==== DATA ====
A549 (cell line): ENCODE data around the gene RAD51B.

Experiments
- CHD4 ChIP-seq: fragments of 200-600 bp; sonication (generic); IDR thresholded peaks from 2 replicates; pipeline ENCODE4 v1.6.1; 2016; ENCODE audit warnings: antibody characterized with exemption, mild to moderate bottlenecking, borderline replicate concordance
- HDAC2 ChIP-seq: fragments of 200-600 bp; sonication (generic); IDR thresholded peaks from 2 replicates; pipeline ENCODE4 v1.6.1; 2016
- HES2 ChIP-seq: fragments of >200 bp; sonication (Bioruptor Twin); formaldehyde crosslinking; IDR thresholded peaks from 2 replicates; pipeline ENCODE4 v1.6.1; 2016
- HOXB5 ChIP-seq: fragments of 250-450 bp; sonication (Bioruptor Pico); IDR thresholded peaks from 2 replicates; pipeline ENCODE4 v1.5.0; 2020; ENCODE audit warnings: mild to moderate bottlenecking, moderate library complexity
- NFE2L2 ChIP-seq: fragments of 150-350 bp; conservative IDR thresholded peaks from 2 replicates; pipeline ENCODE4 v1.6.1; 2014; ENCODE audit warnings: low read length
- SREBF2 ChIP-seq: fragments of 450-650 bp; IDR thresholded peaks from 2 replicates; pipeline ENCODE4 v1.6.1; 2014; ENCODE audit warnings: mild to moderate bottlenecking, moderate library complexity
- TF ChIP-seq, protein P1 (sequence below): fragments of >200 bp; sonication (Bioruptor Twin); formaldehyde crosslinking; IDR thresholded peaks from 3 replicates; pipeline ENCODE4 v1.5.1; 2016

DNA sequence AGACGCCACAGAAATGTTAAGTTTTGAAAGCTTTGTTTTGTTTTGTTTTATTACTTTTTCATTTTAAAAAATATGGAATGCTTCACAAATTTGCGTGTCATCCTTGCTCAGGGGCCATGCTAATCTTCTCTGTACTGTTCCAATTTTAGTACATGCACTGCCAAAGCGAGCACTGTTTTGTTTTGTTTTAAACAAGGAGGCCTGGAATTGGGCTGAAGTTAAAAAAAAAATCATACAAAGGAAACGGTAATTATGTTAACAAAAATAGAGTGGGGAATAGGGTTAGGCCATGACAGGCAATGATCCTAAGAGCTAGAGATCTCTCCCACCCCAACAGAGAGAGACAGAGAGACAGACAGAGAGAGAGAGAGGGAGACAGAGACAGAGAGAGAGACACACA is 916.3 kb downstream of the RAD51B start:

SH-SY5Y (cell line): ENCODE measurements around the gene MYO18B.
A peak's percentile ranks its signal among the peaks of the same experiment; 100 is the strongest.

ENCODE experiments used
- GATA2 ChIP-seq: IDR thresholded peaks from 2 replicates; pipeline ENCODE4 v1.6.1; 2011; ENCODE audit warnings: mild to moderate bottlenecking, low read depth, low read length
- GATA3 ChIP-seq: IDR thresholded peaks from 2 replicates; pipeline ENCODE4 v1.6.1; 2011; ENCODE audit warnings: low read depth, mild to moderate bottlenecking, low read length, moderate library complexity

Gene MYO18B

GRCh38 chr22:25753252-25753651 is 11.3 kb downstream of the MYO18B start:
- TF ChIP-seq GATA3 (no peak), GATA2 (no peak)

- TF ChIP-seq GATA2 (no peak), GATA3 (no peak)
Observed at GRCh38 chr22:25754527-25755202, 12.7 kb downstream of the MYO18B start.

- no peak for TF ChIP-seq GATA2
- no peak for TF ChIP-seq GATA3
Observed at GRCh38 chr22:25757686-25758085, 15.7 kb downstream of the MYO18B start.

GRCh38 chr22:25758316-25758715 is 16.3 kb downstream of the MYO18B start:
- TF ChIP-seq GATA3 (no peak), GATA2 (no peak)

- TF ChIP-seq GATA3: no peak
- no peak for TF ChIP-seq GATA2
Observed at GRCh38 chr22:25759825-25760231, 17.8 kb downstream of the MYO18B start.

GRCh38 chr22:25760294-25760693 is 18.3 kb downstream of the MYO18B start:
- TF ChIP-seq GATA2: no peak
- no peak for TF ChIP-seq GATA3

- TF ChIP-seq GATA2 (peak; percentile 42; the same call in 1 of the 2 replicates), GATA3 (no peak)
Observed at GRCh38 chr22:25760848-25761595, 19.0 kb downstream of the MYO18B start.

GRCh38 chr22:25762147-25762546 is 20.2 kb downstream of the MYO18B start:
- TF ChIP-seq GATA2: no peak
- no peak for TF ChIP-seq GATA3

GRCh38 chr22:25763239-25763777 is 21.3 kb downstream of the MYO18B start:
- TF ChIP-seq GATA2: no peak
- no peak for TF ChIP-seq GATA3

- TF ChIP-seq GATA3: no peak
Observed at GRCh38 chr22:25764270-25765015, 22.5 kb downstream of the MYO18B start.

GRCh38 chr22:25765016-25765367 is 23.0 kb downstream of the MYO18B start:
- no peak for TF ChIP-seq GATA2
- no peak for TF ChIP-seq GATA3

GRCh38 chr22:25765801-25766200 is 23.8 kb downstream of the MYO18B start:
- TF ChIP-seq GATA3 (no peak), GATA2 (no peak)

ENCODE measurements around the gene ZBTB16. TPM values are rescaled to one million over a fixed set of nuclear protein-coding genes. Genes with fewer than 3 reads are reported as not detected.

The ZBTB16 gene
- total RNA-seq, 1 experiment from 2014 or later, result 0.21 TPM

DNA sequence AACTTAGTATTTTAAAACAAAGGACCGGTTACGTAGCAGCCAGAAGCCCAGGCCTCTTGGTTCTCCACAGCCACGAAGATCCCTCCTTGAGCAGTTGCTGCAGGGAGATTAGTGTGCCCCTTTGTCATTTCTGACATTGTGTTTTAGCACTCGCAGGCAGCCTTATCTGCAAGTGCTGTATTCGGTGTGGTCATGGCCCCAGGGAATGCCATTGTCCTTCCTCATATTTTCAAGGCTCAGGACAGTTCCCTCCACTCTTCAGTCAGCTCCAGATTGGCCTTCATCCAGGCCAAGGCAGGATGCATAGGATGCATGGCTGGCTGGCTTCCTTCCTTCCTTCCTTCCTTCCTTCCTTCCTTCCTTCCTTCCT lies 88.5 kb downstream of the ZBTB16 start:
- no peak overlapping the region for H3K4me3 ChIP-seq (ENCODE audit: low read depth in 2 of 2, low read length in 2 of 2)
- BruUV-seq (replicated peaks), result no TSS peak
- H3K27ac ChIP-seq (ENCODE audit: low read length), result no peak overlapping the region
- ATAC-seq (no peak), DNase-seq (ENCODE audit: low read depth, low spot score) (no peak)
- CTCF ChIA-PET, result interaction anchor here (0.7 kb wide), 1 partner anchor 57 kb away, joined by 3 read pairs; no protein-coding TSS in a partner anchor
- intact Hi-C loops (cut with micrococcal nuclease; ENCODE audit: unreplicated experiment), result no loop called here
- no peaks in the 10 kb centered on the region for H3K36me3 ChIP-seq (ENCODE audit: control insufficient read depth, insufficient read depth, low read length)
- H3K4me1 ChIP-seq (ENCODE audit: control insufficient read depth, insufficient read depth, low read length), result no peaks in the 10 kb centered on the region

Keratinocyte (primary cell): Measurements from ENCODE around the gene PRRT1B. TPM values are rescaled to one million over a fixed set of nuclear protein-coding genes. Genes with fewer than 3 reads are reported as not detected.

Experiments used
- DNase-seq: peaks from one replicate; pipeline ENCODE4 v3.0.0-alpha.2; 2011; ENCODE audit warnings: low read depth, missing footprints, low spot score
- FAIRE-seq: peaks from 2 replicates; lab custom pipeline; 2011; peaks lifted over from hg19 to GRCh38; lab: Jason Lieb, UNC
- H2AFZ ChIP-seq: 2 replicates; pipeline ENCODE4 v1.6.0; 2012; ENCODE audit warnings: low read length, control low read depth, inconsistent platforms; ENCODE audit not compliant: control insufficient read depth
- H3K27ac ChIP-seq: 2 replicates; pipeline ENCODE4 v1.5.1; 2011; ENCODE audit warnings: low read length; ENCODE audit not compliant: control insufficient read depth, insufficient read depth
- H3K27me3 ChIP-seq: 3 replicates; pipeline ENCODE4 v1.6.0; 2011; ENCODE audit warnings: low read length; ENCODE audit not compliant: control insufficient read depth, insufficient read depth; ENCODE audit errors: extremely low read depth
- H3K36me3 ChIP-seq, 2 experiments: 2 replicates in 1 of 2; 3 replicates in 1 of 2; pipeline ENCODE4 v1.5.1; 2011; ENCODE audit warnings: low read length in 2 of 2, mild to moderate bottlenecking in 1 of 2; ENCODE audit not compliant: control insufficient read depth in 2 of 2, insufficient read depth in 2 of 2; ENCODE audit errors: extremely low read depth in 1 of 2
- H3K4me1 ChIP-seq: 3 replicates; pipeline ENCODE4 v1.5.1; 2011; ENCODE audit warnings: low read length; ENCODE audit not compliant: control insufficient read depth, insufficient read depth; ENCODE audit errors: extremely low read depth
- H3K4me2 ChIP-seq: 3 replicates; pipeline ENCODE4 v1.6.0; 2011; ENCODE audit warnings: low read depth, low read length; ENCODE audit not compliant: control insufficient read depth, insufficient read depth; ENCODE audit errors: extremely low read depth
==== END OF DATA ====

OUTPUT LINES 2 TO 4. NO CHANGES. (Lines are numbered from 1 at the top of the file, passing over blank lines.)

Experiments
- CHD4 ChIP-seq: fragments of 200-600 bp; sonication (generic); IDR thresholded peaks from 2 replicates; pipeline ENCODE4 v1.6.1; 2016; ENCODE audit warnings: antibody characterized with exemption, mild to moderate bottlenecking, borderline replicate concordance
- HDAC2 ChIP-seq: fragments of 200-600 bp; sonication (generic); IDR thresholded peaks from 2 replicates; pipeline ENCODE4 v1.6.1; 2016